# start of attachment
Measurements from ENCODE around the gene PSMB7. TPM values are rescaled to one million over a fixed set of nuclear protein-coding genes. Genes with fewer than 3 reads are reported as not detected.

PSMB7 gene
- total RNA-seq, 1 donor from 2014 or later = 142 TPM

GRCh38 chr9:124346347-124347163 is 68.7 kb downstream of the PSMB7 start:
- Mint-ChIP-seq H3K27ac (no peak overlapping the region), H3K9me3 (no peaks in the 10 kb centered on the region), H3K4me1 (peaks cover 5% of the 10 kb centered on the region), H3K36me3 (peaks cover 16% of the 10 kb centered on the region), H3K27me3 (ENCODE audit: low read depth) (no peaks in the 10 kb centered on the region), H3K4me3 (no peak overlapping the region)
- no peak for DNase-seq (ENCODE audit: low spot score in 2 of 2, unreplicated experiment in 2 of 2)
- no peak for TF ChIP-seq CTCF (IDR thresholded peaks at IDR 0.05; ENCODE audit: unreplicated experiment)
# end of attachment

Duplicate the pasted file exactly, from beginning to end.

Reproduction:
Measurements from ENCODE around the gene PSMB7. TPM values are rescaled to one million over a fixed set of nuclear protein-coding genes. Genes with fewer than 3 reads are reported as not detected.

PSMB7 gene
- total RNA-seq, 1 donor from 2014 or later = 142 TPM

GRCh38 chr9:124346347-124347163 is 68.7 kb downstream of the PSMB7 start:
- Mint-ChIP-seq H3K27ac (no peak overlapping the region), H3K9me3 (no peaks in the 10 kb centered on the region), H3K4me1 (peaks cover 5% of the 10 kb centered on the region), H3K36me3 (peaks cover 16% of the 10 kb centered on the region), H3K27me3 (ENCODE audit: low read depth) (no peaks in the 10 kb centered on the region), H3K4me3 (no peak overlapping the region)
- no peak for DNase-seq (ENCODE audit: low spot score in 2 of 2, unreplicated experiment in 2 of 2)
- no peak for TF ChIP-seq CTCF (IDR thresholded peaks at IDR 0.05; ENCODE audit: unreplicated experiment)